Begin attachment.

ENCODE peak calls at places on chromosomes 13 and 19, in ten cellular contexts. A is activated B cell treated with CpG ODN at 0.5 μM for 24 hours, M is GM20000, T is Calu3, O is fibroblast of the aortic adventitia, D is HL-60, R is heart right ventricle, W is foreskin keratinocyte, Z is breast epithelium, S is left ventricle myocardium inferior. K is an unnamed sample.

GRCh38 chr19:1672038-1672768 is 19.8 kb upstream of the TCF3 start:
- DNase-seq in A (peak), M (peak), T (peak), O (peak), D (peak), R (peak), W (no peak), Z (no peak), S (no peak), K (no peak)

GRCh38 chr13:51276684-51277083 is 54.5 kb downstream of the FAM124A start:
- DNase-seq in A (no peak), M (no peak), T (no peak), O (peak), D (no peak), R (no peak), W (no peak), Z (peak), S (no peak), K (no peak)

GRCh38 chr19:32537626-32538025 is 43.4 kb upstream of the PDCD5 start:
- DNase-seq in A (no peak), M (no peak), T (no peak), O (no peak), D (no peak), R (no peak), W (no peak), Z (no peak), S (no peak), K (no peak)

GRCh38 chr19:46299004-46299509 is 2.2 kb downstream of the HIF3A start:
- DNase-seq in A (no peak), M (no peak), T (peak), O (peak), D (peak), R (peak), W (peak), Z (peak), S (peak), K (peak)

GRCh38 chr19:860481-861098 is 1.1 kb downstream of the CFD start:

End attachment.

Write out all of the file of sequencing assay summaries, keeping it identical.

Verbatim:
ENCODE peak calls at places on chromosomes 13 and 19, in ten cellular contexts. A is activated B cell treated with CpG ODN at 0.5 μM for 24 hours, M is GM20000, T is Calu3, O is fibroblast of the aortic adventitia, D is HL-60, R is heart right ventricle, W is foreskin keratinocyte, Z is breast epithelium, S is left ventricle myocardium inferior. K is an unnamed sample.

GRCh38 chr19:1672038-1672768 is 19.8 kb upstream of the TCF3 start:
- DNase-seq in A (peak), M (peak), T (peak), O (peak), D (peak), R (peak), W (no peak), Z (no peak), S (no peak), K (no peak)

GRCh38 chr13:51276684-51277083 is 54.5 kb downstream of the FAM124A start:
- DNase-seq in A (no peak), M (no peak), T (no peak), O (peak), D (no peak), R (no peak), W (no peak), Z (peak), S (no peak), K (no peak)

GRCh38 chr19:32537626-32538025 is 43.4 kb upstream of the PDCD5 start:
- DNase-seq in A (no peak), M (no peak), T (no peak), O (no peak), D (no peak), R (no peak), W (no peak), Z (no peak), S (no peak), K (no peak)

GRCh38 chr19:46299004-46299509 is 2.2 kb downstream of the HIF3A start:
- DNase-seq in A (no peak), M (no peak), T (peak), O (peak), D (peak), R (peak), W (peak), Z (peak), S (peak), K (peak)

GRCh38 chr19:860481-861098 is 1.1 kb downstream of the CFD start: